CEO SUMMARY: It is uncommon for a major health system to switch its CLIA lab accreditation business from one accrediting body to another. Yet, just in the past 18 months, that decision was made by the Veterans Administration, Ascension Health, and Providence Health. This is an important development for the entire clinical laboratory profession, because these decisions may reflect significant changes in how hospitals want to operate their clinical laboratories.
IT IS A MAJOR EVENT WHEN A MULTI-HOSPITAL HEALTH SYSTEM decides to move its CLIA lab accreditation business from one accrediting body to another. The fact that at least three health systems—representing 372 hospital labs—have made this same decision in the past 18 months is noteworthy.
As explained here, three health systems are known to have switched the CLIA accreditation of their respective labs away from the College of American Pathologists (CAP) and to The Joint Commission (TJC). These health systems and the number of hospitals they own are:
• Veterans Administration (170 hospitals),
• Ascension Health (151 hospitals),
• Providence Health (51 hospitals).
Swing in Market Share
This shift away from one CLIA accrediting body to another by three major health systems in an 18-month period represents a huge swing in market share of CLIA accrediting services. The magnitude of the market share swing can be calculated in two ways.
One way to calculate market share of CLIA accreditors is to calculate the number of hospital labs switching their CLIA provider as a percentage of all community, acute care hospitals. Data from the American Hospital Association (AHA) show that, in 2020, there were 5,198 community hospitals. Thus, the 372 hospitals involved in the switch represent 7.2% of all community hospitals in the U.S.
A second—and more relevant—way is to calculate this same market share number by subtracting out the 1,821 rural hospitals reported by the AHA. The 372 hospitals switching their CLIA accrediting bodies represent 11% of 3,377 non-rural community hospitals.
However, that 11% number might increase if a story on the lab industry grapevine proves to be true in the near future. Credible rumors are circulating that one of the nation’s largest for-profit hospital corporations is studying how to handle its CLIA accreditation needs going forward.
The largest for-profit hospital corporation is Community Health Systems with 188 hospitals. The second largest for-profit hospital company is HCA with 166 hospitals.
By using the hospital count from the smaller of the two big for-profit hospital operators, that would potentially add another 166 hospitals switching their CLIA accreditor to the 372 hospitals known to be in the process of changing, for a total of 538 hospitals, or 15.9% of the nation’s 3,377 community hospitals.
This produces a useful estimate of the market share swing in hospital lab accreditations now occurring between two of the largest organizations with CLIA accreditation authority. At a minimum, The Joint Commission has gained a 7% market share by adding the three health systems that have stated their decision to switch. And if TJC were to gain one of the largest for-profit hospital corporations as a client, it will have gained a sizeable 15.9% chunk of the CLIA hospital lab accreditation market.
These statistics demonstrate why The Dark Report believes a highly significant trend is unfolding in how hospitals and health systems handle the CLIA accreditation of their clinical laboratories.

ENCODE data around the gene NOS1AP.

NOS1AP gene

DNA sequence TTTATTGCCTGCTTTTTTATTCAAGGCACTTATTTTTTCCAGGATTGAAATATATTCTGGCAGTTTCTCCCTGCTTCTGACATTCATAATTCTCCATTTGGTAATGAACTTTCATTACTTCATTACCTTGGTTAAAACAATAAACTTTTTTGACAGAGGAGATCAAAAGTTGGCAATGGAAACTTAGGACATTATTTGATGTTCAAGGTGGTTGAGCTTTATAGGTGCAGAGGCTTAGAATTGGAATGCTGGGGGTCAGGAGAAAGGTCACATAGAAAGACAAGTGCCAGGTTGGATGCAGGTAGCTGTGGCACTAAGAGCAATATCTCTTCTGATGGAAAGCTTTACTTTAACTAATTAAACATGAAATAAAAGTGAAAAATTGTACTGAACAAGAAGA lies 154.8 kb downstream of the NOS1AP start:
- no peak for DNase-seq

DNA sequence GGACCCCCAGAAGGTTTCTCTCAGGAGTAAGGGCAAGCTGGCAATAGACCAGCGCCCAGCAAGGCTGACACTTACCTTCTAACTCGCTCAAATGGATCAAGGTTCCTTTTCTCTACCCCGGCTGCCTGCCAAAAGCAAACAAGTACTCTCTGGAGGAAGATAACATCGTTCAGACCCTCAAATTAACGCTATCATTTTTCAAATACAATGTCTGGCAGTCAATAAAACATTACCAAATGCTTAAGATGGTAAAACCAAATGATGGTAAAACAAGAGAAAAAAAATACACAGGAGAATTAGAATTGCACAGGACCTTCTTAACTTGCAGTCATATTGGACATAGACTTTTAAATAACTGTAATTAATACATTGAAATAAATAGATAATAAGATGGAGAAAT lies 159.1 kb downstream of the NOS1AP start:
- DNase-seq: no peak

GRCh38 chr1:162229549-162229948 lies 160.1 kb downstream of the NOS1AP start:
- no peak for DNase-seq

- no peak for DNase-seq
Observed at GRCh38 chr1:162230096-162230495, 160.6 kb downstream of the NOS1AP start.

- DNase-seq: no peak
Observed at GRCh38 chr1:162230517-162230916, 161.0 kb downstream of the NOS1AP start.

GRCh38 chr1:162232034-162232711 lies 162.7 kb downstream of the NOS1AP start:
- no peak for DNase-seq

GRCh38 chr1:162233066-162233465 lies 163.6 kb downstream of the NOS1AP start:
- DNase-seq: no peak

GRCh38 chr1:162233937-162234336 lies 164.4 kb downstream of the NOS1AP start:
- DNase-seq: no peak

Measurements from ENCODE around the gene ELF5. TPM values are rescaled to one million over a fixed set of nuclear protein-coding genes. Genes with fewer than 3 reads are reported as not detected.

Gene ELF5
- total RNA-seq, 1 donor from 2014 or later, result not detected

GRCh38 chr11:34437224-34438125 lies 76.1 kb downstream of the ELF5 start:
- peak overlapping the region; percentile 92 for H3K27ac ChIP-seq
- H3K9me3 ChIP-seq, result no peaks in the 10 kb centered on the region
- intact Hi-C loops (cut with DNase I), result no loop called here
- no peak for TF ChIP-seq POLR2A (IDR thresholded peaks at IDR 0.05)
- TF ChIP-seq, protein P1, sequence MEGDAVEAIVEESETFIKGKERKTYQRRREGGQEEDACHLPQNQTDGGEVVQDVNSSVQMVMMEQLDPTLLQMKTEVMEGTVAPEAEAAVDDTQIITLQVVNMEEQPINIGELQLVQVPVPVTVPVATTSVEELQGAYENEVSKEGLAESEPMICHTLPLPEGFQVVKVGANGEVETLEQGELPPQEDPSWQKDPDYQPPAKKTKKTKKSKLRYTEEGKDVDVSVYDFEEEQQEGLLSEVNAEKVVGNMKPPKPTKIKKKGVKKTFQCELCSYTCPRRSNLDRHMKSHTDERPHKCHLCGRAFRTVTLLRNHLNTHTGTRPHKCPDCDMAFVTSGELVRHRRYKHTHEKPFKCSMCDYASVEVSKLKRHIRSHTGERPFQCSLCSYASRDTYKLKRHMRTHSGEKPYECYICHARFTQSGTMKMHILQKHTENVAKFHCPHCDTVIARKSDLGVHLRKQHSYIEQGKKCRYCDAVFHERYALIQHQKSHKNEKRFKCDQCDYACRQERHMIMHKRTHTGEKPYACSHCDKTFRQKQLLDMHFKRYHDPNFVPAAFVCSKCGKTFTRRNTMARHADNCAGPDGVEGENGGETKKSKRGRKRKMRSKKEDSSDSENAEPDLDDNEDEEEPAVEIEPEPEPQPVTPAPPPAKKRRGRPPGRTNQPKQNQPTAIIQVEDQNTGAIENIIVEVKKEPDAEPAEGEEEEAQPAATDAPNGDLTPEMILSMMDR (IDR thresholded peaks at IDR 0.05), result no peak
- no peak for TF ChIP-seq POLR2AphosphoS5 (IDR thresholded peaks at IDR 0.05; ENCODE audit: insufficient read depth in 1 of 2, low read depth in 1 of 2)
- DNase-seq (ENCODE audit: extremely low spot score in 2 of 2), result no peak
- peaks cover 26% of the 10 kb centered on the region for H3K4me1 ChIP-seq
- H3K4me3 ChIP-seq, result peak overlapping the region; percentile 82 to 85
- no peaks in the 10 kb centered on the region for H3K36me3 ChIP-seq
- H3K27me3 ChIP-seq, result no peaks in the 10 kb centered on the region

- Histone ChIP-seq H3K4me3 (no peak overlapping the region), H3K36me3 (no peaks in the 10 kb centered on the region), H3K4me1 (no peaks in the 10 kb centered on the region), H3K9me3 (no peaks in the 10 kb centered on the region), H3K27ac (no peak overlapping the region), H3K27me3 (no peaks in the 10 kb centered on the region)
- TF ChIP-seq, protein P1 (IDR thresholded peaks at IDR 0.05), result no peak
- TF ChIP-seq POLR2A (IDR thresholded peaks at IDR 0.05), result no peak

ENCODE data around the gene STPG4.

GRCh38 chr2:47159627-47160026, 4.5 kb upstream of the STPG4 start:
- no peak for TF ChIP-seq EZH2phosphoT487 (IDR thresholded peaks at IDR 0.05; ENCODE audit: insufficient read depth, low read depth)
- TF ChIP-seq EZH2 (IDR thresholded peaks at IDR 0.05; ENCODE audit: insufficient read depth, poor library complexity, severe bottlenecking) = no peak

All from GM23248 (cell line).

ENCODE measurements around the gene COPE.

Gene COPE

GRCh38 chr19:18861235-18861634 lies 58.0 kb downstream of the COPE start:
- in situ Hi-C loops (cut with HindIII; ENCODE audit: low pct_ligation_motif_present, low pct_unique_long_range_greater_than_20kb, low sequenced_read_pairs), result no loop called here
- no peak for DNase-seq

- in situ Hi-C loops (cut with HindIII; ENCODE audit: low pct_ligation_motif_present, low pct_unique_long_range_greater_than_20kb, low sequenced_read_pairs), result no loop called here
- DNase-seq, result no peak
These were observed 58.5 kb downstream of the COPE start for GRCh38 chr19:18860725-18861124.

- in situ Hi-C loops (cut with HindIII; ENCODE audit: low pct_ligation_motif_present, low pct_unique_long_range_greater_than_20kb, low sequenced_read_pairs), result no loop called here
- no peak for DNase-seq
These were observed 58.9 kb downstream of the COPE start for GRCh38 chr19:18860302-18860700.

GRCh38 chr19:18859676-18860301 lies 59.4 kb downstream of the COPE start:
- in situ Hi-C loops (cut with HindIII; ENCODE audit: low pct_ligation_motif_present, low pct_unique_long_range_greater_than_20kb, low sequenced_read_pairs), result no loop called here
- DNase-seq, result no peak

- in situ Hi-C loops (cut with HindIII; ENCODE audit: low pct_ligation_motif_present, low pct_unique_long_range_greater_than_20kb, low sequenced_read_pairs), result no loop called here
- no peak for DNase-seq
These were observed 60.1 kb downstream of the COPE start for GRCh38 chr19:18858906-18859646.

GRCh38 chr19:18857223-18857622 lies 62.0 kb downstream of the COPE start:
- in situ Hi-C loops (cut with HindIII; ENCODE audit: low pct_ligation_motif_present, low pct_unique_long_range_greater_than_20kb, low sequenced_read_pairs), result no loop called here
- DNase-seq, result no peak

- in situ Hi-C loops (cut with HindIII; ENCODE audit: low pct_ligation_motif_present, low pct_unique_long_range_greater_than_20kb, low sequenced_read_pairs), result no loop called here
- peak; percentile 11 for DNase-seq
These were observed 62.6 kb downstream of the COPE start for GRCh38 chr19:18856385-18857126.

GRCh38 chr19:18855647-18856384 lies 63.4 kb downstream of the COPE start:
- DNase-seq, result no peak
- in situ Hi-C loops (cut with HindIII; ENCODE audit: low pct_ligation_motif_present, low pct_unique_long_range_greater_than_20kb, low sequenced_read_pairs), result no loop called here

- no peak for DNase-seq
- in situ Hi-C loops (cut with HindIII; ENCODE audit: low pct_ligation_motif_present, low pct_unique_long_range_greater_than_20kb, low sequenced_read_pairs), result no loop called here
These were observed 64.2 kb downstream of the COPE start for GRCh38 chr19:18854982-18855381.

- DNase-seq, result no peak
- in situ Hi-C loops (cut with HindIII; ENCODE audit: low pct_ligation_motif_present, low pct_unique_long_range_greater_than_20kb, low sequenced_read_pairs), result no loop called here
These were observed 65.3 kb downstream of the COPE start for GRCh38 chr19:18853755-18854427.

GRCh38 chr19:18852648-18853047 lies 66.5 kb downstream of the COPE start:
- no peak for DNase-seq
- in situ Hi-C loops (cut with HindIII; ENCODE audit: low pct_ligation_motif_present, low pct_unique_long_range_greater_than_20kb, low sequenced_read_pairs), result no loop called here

It is a major decision anytime an organization switches its CLIA accreditation business to a different accrediting body. The fact that three large health systems made this same decision over the past 18 months is evidence that important changes are happening behind the scenes in the nation’s hospitals and their clinical labs.
Lab administrators and clinical pathologists with years of experience know that the CLIA accreditation debate involving CAP and TJC has always centered upon one key difference in how each organization handles a lab’s accreditation inspections. The College of American Pathologists uses a team of peer assessors to conduct the on-site inspection. By contrast, The Joint Commission uses professional assessors who are trained and paid by TJC.
Since the advantages and drawbacks of each organization’s inspection model have been argued since the implementation of CLIA regulations in 1992, what might have changed in recent years to cause the parent organizations of 372 hospitals to leave one CLIA accreditor and move to another?
Many clients and regular readers of The Dark Report know the pro and con arguments put forth by advocates of each approach to CLIA lab accreditation. They include the following:
• Cost savings from using a CLIA accreditor that is less expensive.
• Standardization of Medicare accreditation within a single hospital and health system by using the same accrediting body for the entire hospital, including the clinical lab.
• Avoiding the disruption caused by an inspection involving a large team of peers roaming throughout the laboratory for several days.
• The benefit of a lab being inspected by peers who can share best practices.
• More consistency in CLIA inspections because professional assessors work from a common standard.
• The benefit of not having to send a reciprocal inspection team of key lab staff to another hospital lab and have them gone for several days.
• Alternatively, the benefit of having one lab’s assessment team learn useful knowledge from the clinical lab they are inspecting that they can take back to their laboratory.
The ongoing transformation of the U.S. healthcare system may cause hospitals and health systems to revisit every aspect of their operations and compliance with federal and state laws. The Dark Report will provide additional intelligence briefings on lab accredition in upcoming issues.